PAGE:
"As we came together, it became obvious a couple of projects were universally supported for their ability to meet the criteria that Commerce had established," Coddington says. "One is the assessment of needs at the camp, to know by name and by need those individuals on WSDOT property, what their situation looks like, what their needs are, what the best fit might be... the other piece is the Catalyst Project that Catholic Charities is spearheading."

So far, those two projects are the only ones developing contracts with Commerce. Empire Health Foundation will lead the assessment and outreach at Camp Hope, and Catholic Charities is working to buy the Quality Inn on Sunset Highway to create permanent supportive housing that could help transition 120 people at a time from homelessness into more-traditional permanent housing options.

Neighbors near Camp Hope, which has grown to more than 600 people living on WSDOT land near Interstate 90 and Freya Street, say that property crime in their area has risen over the last several months.

Many West Hills neighbors worry their community could see the same issues if some of those residents move to the Quality Inn.

"We do not want that shelter in our neighborhood," says Sandy Nichols, who bought his West Hills home 11 years ago. "This happens with every shelter: They bring in a blight of crime, and around those shelters there's drug addiction, dealing, mental health, physical violence, breaking and entering, felony theft, you name it."


At least half of Commerce's $144 million must go toward permanent housing. One way to get people out of homelessness into a permanent home is a transitional phase through supportive housing, where residents are referred to the site by providers and then paired with intensive, on-site case management.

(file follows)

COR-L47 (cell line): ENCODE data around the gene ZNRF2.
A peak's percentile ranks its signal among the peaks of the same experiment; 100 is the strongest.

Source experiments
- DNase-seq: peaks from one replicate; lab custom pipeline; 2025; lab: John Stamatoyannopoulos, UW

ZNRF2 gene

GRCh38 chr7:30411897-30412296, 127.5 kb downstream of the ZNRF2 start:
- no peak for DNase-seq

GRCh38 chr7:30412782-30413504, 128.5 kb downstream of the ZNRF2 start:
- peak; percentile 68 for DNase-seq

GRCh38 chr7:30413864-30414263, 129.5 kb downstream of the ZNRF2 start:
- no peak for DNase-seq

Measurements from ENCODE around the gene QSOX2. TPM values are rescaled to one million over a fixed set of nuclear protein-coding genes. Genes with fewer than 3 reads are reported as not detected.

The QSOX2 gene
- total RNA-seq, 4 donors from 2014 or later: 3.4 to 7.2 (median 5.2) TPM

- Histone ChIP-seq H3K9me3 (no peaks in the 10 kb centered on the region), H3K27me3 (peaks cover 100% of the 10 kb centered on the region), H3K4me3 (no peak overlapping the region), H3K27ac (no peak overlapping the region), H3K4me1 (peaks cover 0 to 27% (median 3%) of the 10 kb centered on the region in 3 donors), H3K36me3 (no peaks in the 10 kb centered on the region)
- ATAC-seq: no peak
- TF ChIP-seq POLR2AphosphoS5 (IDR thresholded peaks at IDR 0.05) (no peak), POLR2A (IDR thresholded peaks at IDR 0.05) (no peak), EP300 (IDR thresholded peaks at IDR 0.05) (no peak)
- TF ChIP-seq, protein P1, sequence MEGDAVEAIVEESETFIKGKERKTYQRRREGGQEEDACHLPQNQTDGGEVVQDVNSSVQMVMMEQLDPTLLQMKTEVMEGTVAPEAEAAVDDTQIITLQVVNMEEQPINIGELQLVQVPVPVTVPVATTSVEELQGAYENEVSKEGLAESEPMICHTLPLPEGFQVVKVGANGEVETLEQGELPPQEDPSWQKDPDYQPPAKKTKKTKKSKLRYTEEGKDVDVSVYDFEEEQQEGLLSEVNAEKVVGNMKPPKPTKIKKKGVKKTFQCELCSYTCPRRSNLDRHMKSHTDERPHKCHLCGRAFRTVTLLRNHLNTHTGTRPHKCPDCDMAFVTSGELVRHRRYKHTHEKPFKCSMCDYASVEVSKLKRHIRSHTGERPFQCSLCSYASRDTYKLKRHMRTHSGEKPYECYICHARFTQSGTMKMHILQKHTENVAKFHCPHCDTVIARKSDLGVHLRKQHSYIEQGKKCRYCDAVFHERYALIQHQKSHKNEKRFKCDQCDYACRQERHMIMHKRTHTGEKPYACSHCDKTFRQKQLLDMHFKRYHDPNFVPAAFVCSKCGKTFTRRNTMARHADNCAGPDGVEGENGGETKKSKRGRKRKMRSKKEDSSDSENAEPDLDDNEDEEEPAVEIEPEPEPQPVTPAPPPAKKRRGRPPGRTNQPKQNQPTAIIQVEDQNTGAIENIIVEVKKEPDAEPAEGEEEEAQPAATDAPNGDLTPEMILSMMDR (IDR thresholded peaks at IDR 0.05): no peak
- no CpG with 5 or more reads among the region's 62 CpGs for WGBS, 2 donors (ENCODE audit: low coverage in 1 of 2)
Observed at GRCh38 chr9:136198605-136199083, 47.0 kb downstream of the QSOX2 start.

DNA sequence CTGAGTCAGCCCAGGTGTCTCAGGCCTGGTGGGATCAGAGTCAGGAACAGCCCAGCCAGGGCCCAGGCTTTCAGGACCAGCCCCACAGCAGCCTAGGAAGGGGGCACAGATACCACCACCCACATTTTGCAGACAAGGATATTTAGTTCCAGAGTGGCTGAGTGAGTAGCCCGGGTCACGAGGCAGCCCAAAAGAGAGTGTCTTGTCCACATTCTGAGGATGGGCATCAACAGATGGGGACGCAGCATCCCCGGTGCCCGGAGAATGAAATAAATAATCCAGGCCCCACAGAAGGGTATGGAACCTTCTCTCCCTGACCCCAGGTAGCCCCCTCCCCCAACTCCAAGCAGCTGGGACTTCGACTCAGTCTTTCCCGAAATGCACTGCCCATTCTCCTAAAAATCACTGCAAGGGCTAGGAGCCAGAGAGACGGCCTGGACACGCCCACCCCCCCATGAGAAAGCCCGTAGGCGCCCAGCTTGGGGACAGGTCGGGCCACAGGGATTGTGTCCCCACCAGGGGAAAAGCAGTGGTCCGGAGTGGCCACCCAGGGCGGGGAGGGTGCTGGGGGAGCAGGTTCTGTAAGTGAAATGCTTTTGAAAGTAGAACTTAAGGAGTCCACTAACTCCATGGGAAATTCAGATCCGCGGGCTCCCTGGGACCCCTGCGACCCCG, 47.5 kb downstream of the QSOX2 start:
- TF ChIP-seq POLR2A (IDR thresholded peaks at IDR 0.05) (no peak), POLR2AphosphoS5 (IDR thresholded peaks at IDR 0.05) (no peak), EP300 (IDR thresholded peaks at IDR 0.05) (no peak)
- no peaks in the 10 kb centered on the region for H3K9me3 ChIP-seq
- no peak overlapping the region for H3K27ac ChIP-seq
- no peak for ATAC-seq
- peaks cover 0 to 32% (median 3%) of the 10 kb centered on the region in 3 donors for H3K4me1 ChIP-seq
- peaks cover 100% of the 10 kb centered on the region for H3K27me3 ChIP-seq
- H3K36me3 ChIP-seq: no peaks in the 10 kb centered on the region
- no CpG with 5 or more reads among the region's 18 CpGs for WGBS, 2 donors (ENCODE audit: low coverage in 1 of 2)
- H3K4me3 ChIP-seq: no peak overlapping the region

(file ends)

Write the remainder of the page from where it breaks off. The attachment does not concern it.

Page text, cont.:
Converting the Quality Inn to the Catalyst Project requires renovating 87 rooms to house up to 120 people who will get case-by-case help with medical care, substance use, public benefits and more. The site will be fenced and monitored by security. About 30 staff members will be hired to help with case management, behavioral health, security, maintenance and 24/7 operation of the facility, says Jonathan Mallahan, chief housing officer for Catholic Charities of Eastern Washington.

The Catalyst ask includes $6.5 million to buy the property, $1.8 million for initial renovations and $5.5 million for initial operations as the site transitions from emergency supportive housing to permanent supportive housing, when costs are expected to decrease. Upfront costs include providing additional transportation and meals to residents until units are more self-sufficient. Some services could be subsidized after units are fully converted and residents may qualify for housing assistance, Mallahan says.

Overall, Catholic Charities plans to house 100 people from Camp Hope between its existing low-barrier, drop-in shelter downtown, the House of Charity, and the Catalyst site. Those with less complex needs and barriers to housing will be more likely to be placed in the Catalyst.